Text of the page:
Tenth Report | Fantasia 2015

tales-of-halloween 75Tales of Halloween is a film that horror fans will definitely want to see.




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One of the most anticipated events at this year’s Fantasia was the world premiere of the anthology horror film Tales of Halloween, made up of ten short stories written and directed by notables like Darren Lynn Bousman, Axelle Carolyn, and Neil Marshall. While each story is complete in itself, the film achieves a sense of unity through the Halloween theme as well as common locations and shared actors. It’s a delight for horror fans, with many in-jokes and references to prior horror films. The use of actors like Adrienne Barbeau, Barry Bostwick, John Landis, and Joe Dante also affirms this film’s sense of standing on the shoulders of giants. The soundtrack was written by Lalo Schifrin (his son Ryan directed one of the stories), and the other technical elements are strong as well.

Tales of Halloween, which opens nationally in October, should be required viewing for young directors because any one of the stories can serve as a model of how to tell a story and pay it off with no wasted time screen time (the entire film is 92 minutes, so you do the math). There’s a little bit of everything in these stories, and many capitalize on the strong connection between terror and humor, with the tension built up by fear often released by laughter. Because many of the stories rely on the horror equivalent of a punch line, I’m not going to spoil any of them here, but I will say that this is one film that fans of horror will definitely want to see.

MISS HOKUSAI_75If there’s one piece of Japanese art familiar to most Americans; it’s Hokusai’s “The Wave” (officially, “The Great Wave off Kanagawa”), which has decorated many a dorm room as well as having been reproduced in numerous art history books. Miss Hokusai, an anime directed by Keiichi Hara and based on the manga series Sarusuberi by Hinako Sugiura, focuses on the daughter of Hokusai, O-Ei (voiced by Ann Watanabe), a talented artist who devotes herself to taking care of her father and her blind younger sister O-Nao. Dad barely acknowledges O-Ei’s efforts, however, and doesn’t seem to realize how much she has put her own life on hold to see that he is free to be.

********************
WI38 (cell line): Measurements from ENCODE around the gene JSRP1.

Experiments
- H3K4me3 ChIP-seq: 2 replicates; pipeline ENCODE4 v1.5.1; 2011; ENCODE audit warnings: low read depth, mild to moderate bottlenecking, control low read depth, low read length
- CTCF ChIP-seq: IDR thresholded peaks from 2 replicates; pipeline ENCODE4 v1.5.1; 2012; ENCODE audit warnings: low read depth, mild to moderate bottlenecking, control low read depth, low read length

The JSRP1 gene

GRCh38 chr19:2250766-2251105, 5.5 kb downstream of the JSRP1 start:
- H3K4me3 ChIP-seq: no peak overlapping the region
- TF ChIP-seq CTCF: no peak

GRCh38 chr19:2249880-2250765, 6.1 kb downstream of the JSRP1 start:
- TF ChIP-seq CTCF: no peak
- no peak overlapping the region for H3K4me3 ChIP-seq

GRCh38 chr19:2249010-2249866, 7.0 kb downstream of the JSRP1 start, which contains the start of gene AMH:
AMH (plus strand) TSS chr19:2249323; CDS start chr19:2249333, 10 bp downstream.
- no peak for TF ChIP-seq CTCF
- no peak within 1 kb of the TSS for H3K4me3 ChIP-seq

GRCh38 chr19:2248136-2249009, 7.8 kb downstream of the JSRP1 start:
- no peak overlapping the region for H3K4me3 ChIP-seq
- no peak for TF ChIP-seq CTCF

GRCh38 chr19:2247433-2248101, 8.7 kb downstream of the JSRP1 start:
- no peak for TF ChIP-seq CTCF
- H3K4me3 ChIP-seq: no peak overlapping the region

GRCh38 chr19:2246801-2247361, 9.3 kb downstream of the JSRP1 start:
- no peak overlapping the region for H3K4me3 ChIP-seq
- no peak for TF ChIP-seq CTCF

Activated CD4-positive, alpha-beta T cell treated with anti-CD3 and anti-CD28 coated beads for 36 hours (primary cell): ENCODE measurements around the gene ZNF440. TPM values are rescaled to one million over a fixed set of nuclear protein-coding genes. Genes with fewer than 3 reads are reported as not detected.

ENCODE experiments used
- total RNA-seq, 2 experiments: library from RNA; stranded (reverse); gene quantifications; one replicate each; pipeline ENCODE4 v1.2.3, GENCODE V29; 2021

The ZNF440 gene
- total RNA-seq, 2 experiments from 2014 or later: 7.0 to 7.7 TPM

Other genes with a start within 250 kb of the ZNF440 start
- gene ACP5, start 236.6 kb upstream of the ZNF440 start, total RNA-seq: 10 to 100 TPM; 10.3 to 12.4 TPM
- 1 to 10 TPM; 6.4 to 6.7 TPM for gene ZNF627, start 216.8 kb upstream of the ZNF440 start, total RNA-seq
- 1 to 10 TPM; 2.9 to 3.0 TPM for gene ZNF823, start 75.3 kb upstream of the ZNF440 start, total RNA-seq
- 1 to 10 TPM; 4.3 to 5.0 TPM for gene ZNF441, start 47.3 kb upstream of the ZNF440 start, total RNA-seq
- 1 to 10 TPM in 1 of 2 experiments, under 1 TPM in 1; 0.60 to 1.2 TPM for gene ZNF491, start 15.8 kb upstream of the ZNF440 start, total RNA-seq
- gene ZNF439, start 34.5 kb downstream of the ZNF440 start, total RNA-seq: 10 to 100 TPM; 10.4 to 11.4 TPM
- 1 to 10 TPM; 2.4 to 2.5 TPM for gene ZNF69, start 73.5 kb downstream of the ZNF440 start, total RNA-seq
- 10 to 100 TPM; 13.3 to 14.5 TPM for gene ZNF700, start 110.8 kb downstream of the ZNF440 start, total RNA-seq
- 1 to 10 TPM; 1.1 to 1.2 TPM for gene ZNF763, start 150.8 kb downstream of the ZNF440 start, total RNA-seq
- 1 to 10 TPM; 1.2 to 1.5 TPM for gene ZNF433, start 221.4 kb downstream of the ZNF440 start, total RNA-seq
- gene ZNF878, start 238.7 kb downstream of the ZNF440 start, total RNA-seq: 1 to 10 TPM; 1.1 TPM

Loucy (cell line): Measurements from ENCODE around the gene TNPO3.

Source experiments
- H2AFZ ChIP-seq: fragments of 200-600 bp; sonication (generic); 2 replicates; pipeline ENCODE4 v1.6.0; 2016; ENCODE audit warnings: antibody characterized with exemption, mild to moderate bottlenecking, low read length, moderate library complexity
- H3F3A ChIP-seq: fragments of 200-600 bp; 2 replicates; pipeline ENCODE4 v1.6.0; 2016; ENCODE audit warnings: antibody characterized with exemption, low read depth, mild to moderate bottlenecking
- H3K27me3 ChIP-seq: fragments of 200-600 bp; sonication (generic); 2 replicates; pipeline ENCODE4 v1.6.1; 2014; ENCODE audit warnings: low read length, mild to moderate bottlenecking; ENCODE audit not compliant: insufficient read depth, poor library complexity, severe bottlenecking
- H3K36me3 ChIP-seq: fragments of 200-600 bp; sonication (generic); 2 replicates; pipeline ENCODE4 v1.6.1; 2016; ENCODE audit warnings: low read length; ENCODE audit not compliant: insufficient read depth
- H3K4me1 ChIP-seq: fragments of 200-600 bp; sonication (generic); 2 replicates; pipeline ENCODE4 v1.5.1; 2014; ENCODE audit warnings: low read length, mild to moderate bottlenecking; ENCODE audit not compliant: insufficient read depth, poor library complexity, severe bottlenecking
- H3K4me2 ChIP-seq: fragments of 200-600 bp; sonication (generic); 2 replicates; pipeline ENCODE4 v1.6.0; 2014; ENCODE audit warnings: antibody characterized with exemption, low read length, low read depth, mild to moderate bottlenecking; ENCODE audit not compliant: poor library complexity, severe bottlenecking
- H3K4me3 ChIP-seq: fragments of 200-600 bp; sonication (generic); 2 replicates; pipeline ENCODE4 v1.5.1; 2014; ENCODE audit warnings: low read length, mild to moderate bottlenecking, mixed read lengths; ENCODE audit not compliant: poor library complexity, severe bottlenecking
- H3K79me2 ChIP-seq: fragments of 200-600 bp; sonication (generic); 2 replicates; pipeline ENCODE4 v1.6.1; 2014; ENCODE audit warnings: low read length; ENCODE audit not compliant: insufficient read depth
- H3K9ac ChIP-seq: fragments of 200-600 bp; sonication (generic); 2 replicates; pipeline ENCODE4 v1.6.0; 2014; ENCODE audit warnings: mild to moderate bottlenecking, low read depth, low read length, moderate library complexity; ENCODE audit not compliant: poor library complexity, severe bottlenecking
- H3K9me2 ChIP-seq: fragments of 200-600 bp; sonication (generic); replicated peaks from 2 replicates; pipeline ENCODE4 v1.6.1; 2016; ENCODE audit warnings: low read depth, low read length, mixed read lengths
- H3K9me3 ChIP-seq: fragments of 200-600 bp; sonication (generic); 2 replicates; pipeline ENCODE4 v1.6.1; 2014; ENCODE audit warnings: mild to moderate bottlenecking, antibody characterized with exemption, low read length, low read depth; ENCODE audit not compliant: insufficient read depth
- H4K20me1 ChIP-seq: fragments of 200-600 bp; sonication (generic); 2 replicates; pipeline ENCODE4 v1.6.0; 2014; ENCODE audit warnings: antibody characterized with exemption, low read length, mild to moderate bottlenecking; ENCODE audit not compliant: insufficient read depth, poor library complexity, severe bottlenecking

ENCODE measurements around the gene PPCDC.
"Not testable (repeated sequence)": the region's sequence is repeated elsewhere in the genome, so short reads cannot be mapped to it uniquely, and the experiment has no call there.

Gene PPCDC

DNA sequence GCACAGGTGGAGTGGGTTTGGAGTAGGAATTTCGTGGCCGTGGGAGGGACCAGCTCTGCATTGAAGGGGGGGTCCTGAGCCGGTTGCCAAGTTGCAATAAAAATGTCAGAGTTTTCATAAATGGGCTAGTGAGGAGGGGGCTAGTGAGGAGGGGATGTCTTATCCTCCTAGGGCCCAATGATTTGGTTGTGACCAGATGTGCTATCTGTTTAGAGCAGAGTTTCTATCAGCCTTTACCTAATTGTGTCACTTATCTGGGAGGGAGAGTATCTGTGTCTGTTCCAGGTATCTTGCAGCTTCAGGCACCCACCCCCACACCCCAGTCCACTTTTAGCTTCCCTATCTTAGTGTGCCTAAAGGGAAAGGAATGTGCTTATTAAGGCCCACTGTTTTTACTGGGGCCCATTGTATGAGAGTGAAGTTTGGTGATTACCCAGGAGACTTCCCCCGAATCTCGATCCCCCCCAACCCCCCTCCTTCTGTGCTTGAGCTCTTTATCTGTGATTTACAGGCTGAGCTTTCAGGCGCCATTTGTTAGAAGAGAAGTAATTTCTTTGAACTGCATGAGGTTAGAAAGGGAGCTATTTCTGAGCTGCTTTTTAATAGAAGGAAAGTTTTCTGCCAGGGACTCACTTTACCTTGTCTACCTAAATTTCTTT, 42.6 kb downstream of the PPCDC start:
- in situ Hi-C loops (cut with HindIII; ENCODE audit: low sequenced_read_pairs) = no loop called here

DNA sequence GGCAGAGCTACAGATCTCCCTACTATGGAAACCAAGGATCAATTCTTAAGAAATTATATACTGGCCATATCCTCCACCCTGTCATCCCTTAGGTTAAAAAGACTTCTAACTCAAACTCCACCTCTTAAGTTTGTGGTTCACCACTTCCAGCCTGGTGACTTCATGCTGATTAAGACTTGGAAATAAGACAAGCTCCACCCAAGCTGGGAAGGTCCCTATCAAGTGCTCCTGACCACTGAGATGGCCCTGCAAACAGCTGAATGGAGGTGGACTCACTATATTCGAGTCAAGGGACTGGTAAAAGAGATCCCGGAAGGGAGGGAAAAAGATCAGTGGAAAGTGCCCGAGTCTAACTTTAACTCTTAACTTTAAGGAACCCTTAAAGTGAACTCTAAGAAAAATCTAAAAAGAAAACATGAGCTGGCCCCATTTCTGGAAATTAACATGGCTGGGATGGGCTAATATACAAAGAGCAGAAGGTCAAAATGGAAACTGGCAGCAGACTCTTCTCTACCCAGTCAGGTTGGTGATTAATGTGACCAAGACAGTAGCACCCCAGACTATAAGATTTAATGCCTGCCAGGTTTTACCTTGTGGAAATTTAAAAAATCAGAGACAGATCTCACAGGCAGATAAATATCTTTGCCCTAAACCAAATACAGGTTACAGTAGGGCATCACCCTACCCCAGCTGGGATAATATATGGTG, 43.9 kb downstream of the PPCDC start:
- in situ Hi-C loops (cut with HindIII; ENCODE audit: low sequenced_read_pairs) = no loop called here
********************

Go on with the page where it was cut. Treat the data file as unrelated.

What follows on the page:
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Set in Edo (Tokyo) in the early 19th century, Miss Hokusai offers an interesting view of life in Japan in the half century before the Meiji restoration. The beautiful animation is a strong selling point: it’s detailed and realistic, with some frames deliberately echoing well-known prints by Hokusai. Despite what we might consider the unfairness of O-Ei’s life, she and the other characters in the film accept the customs and expectations of the time in which they are living, and thus she does not focus on her thwarted talent but instead concentrates on making life better for those around her. Clearly, fulfilling one’s appointed role in life is a priority for these characters (O-Nao worries that her blindness prevents her from being a good daughter, for instance), and any social criticism in this film remains implicit rather than explicit.

princess-jellyfish 75Princess Jellyfish, directed by Taisuke Kawamura, is a live-action adaption of the popular josei manga of the same name by Akiko Higashimura. The main characters are a group of oddball women in their 20s who live in the same apartment building in Tokyo. All are NEETs (“not in Education, Employment, or Training”) and each is an otaku (obsessive fan) of something: Tsukimi (Rena Nonen) is fascinated by jellyfish, Chieko (Azusa Babazono) by traditional Japanese clothing and dolls, Mayaya (Rina Ota) by the Three Kingdoms period, Jiji (Tomoe Shinohara) by older men, and Bamba (Chizuru Ikewaki) by train schedules. All are socially awkward and frightened by what they call “fab humans,” which includes anyone with a sense of fashion or self-possession, to the point where they briefly turn into blocks of stone when confronted with ordinary social demands.

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Things get stirred up with the arrival of Kuranosuke (Masaki Suda), a young man who likes to dress as a woman. His father is an important politician, but Kuranosuke takes after his absent mother, a fashion designer. When the otaku’s living situation is imperiled by an urban renewal project led by Kuranosuke’s father, they decide to put on a jellyfish-inspired fashion show to try to raise the money to buy their building. The humor in Princess Jellyfish is frequently over-the-top, but the film’s spirit is inevitably sweet, and it’s impossible not to pull for the otaku as they battle the forces of conventionality and homogenization. | Sarah Boslaugh

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